What is Azure Safeguards? (also: AzSafeguard)
Azure Safeguards is a team within Microsoft that writes software to improve the general security and protection of Azure machines. The team’s main focus lies on preventing, discovering, and minimizing the impact of cyber-attacks to and from Azure.
The team gets involved in the following scenarios:
- An Azure machine is being attacked by an external source
- An Azure machine shows an aggressive behaviour towards an external target/several external targets
- An Azure machine seems to be attacked by/seems to be attacking another machine within Microsoft Azure
If your machine is either the target or the source of an attack you will receive a “red e-mail” with details on what is going on.
- Some of the information that led to the conclusion that Azure Safeguards made will be shared
- Azure Safeguards may give you a list of recommendations that you can implement to make your machine more secure
- If your machine is the source of an attack, a deadline will be set by which the problem should be resolved
Is this deadline a hard deadline?
If you do not respond to Azure Safeguards and the traffic pattern does not change, they will potentially deactivate your deployment. This means that they will initiate a shutdown process. You can then always restart your deployment, once you are confident the issue is resolved.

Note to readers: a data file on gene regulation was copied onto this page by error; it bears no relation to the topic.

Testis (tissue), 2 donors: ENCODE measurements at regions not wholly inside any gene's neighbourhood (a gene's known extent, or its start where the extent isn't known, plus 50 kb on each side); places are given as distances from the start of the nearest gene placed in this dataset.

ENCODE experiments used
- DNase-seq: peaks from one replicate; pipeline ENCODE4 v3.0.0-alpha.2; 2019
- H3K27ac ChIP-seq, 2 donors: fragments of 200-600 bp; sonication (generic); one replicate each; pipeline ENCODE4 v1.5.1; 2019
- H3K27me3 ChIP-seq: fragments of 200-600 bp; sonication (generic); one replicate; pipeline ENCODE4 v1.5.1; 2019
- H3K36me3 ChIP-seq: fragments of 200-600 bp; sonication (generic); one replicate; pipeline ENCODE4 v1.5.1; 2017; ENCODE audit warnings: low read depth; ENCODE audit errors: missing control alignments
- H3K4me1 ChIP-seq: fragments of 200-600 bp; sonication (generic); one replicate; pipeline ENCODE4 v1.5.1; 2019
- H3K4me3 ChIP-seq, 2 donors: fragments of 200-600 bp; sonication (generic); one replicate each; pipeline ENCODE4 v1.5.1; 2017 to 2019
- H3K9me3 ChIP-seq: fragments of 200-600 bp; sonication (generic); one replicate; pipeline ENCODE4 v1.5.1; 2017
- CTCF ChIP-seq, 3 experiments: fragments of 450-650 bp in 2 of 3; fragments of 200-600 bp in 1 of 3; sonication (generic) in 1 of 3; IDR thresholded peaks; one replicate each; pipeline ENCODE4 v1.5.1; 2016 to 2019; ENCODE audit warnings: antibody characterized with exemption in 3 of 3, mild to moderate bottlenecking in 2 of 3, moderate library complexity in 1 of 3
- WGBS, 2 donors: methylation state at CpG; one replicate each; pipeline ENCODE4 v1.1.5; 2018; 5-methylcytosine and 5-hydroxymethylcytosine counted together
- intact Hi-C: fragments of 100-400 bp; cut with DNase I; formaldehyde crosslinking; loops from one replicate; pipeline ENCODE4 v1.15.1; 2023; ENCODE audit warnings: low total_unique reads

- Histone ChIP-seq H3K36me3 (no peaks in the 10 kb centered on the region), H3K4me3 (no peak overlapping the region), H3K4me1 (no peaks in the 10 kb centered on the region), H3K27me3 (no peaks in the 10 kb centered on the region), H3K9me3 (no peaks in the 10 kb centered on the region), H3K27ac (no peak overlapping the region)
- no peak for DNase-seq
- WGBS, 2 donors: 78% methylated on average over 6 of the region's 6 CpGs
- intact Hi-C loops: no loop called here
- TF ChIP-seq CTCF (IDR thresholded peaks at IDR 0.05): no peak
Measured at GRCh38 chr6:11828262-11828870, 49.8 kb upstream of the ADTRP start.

In many cases the deployment is a production deployment and needs to stay online. You can ask for extra time to resolve the issue by responding to the e-mail.
What do I do next?
The first question to ask is “Is the behaviour shown something that could occur naturally on this machine?”. If the answer to this question is “Yes”, it may make sense to tell Azure Safeguards about this so an exception can be added in their logic. You may be required to provide a detailed subscription of what a “normal traffic pattern” for your VM looks like.
If the answer is “No”, then a security problem is very likely.
You can try to improve the general security of your VM. The recommendation – however – is to build a new – secure – VM and transfer your workload across. (Once the VM is compromised it will usually be a laborious task to find out exactly how it got compromised and how all traces of the security problem can be removed. Building a new VM with better security is usually quicker.)
Do you know about Azure Security Centre?
Especially if you are running a large number of virtual machines, then Azure Security Centre can help a great deal in monitoring the security status of your infrastructure.
The security centre feature is easy to enable. Simply search for “Security Center” (spelling does not change in localised versions of the portal) in the portal and enable the service for your subscription.
It can take several hours for the feature to become active across your whole infrastructure.
The security centre then shows you security risks across your infrastructure. This goes from missed critical updates to RDP brute force attempts.